April 18, 2017 Kim Krisberg 1Comment

At Bloomberg BNA, Stephen Lee reports that with fears of deportation looming, undocumented immigrants are becoming afraid to access legal remedies when they’re injured on the job. The article notes that such immigrants are disproportionately employed in hazardous jobs and while they account for just 15 percent of the overall workforce, they account for 18 percent of occupational fatalities. Lee writes:

Sofia, a Mexican fieldworker in Santa Rosa, Calif., has a workers’ compensation case in the works after hurting her arm and shoulder pulling vine roots, requiring surgery. But she says she’s reluctant to show up to her dates with the workers’ compensation administrative court—and even go to the doctor—because of the Trump administration’s tough stance.

“My life has changed a lot,” Sofia told Bloomberg BNA through a translator. “I don’t go out. Everything you hear on the news tells you to be careful, because immigration agents will be there to grab you. I’m very afraid. I now live a life that is pretty much enclosed, indoors. I tell my husband every day to be careful when you drive, because you could get a ticket and that could be a pretense for them to arrest you.”

Rosita, a 40-year old cleanup worker from Mexico who now lives in Suisun City, Calif., is going through the workers’ compensation system after hurting her hands and right arm while cleaning heavy equipment in 2014. But once she heals, she isn’t sure what she’ll do.

“I’m afraid of returning to work,” Rosita told Bloomberg BNA, also through a translator. “I don’t feel confident enough to go back to work. With the new president and all the changes, I’m definitely afraid.”

Read the full article at Bloomberg BNA.

In other news:

BuzzFeed News: Cora Lewis reports that women members of the Iron Workers Union will now get six months of paid maternity leave that they can take before giving birth. The benefit is believed to be a first of its kind for the building industry and was partly in response to so many women leaving the sector for other professions. The union is home to about 2,100 women workers. Lewis reports: “The numbers put maternity leave for iron-working women on par with corporate employees at tech companies like Etsy, Adobe, Spotify and Cisco. Netflix and the Bill and Melinda Gates Foundation are among the only companies that offer workers more paid parental leave, according to data gathered by Care@Work, which specializes in family benefits.”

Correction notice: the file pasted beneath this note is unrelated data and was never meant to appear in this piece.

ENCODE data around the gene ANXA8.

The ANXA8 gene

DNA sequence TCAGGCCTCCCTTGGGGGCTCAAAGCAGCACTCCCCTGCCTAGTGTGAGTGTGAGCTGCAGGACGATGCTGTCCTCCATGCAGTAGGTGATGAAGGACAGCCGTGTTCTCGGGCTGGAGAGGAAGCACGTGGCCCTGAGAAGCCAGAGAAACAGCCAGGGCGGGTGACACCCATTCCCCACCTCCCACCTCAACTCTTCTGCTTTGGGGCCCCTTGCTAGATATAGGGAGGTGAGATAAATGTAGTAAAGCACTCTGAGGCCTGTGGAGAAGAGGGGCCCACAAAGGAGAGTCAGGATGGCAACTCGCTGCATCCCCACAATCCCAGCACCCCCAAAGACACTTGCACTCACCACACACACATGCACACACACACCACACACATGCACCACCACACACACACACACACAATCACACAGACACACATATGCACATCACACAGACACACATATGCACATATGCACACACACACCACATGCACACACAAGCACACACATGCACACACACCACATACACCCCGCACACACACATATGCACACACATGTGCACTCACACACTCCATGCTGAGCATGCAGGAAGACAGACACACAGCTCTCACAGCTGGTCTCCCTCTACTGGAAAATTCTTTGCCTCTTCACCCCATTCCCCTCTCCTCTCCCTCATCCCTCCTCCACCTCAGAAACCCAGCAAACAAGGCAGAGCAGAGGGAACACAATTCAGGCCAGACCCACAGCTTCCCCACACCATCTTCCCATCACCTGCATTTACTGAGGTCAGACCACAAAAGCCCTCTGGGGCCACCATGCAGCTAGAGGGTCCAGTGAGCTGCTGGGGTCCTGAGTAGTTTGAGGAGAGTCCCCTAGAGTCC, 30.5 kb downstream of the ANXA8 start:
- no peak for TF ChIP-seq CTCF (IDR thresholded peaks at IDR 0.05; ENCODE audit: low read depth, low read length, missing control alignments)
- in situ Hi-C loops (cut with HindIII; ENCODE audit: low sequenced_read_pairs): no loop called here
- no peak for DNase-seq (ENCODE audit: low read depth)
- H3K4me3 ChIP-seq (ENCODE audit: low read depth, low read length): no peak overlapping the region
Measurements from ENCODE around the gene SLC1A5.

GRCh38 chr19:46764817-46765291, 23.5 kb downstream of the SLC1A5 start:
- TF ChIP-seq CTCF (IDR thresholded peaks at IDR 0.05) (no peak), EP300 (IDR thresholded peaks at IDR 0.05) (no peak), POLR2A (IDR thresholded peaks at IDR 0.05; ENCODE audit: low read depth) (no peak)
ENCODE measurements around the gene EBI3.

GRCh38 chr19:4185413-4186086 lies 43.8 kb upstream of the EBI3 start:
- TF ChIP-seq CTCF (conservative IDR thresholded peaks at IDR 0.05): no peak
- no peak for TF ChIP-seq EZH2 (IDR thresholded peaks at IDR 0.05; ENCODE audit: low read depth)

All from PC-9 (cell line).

CNN: Shefali Luthra reports that despite caring others’ health, many home health workers still lack health insurance coverage of their own. From 2010 to 2014, about 500,000 such workers got coverage through the Affordable Care Act, with most of those gains due to Medicaid expansions. Still, about one in every five home health workers don’t have insurance. Luthra writes: “The current air of uncertainty adds an extra layer of concern. Under the 2010 law, ‘at least we were on a path’ to addressing coverage and access concerns, said Elly Kugler, the federal policy director at the National Domestic Workers Alliance, a coalition that represents home care providers. If it goes away, she said, it’s not so clear how these workers will access health care.”

San Francisco Examiner: In an opinion piece, Porfirio Quintano writes about the decision of his union — the National Union of Healthcare Workers — to declare itself a “sanctuary union” and protect its members against heightened deportation threats as well as defend them against management retaliation. The union is partnering with San Francisco-area immigration lawyers to represent members at risk of deportation as well as educating its members on their legal rights. Quintano writes: “During the union meeting I attended in San Francisco earlier this year, two members questioned becoming a sanctuary union, fearful that we would be ‘protecting criminals.’ It fell upon me and another member to explain that our goal wasn’t to hide our undocumented brothers and sisters, but to guarantee them due process. The right to representation is one principle all union members can rally around.”

Minneapolis Star Tribune: Adam Belz reports that protestors are facing off on whether servers should be exempt from a Minneapolis minimum wage hike. The article reports that City Council member have signaled support for a $15 minimum wage without a tip carveout. Protestors on both sides of the carveout debate demonstrated outside a local restaurant earlier this week. Belz reports: “About 35 people protested what they said would be wage theft, and to argue that the Minneapolis City Council should enact a $15 minimum wage that does not exempt servers, bartenders and other tipped workers. They held banners and several wore the red shirts of the 15 Now coalition. Just after noon, about 50 people in the light green and blue of the Pathway to $15 coalition marched up University Avenue toward the other protesters, chanting ‘Whose tips? Our tips!’”

Kim Krisberg is a freelance public health writer living in Austin, Texas, and has been writing about public health for 15 years. Follow me on Twitter — @kkrisberg.

One thought on “Occupational Health News Roundup

  1. Int he city of Seattle (and possibly the whole state of Washington) the minimum wage applies to everyone, tipped or not. It’s never changed the way I tip.
    I feel like telling servers that it is their job to get up to minimum wage with tips leaves them very vulnerable to abuse by patrons.

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